Buttons are a common element of interaction design. While they may seem like a very simple UI element, they are still one of the most important ones to create.

Setting up the project

In case you didn’t follow along with the last tutorial, or simply want to start from where we left off, here you can download the project. Like the last time the specifications for this project are:

  • Android Studio 3.5.3
  • Kotlin 1.3
  • Compat Library: AndroidX

Open the project in Android Studio and wait for it to build, if you are wondering how to know when your project is ready, take a look at Image 2. This small window is called the ‘Build Output’. As long as everything has a checkmark next to it you’re good to go.

Image 2. Android Studio Build Output

Run the project with the play button at the top and ensure your app is working as it does in Image 1 above.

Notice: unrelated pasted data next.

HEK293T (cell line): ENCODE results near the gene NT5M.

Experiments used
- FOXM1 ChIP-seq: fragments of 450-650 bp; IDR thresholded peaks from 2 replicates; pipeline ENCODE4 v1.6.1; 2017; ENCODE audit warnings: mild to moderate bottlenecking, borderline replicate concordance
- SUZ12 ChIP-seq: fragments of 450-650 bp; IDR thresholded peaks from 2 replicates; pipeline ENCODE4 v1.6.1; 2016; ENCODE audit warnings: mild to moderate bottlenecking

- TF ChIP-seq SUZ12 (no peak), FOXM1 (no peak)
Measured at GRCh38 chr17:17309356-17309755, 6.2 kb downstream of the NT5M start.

Adding buttons to your alert

It is important to remember that buttons give us choices, most alert dialogs will make you choose between two options, that usually are ‘yes’ and ‘no’. Note that these words could be replaced by others more according to your actions.

Pro-tip: use words that actually tell the user what the button will do, for example: ¿do you want to delete this file? good label: “delete”/”don’t delete”, bad label: “yes”, “no”. It may seem silly but for some users, this may be the difference between accidentally losing a file, or keeping it safe.

Once you have opened the project go to the file ‘MainActivity.kt‘, and locate the showBasicDialogFragment(), after the ‘builder.setMessage(“your message”)‘ instruction and before the ‘‘, you will be adding the options for the dialog. Add the following code in there.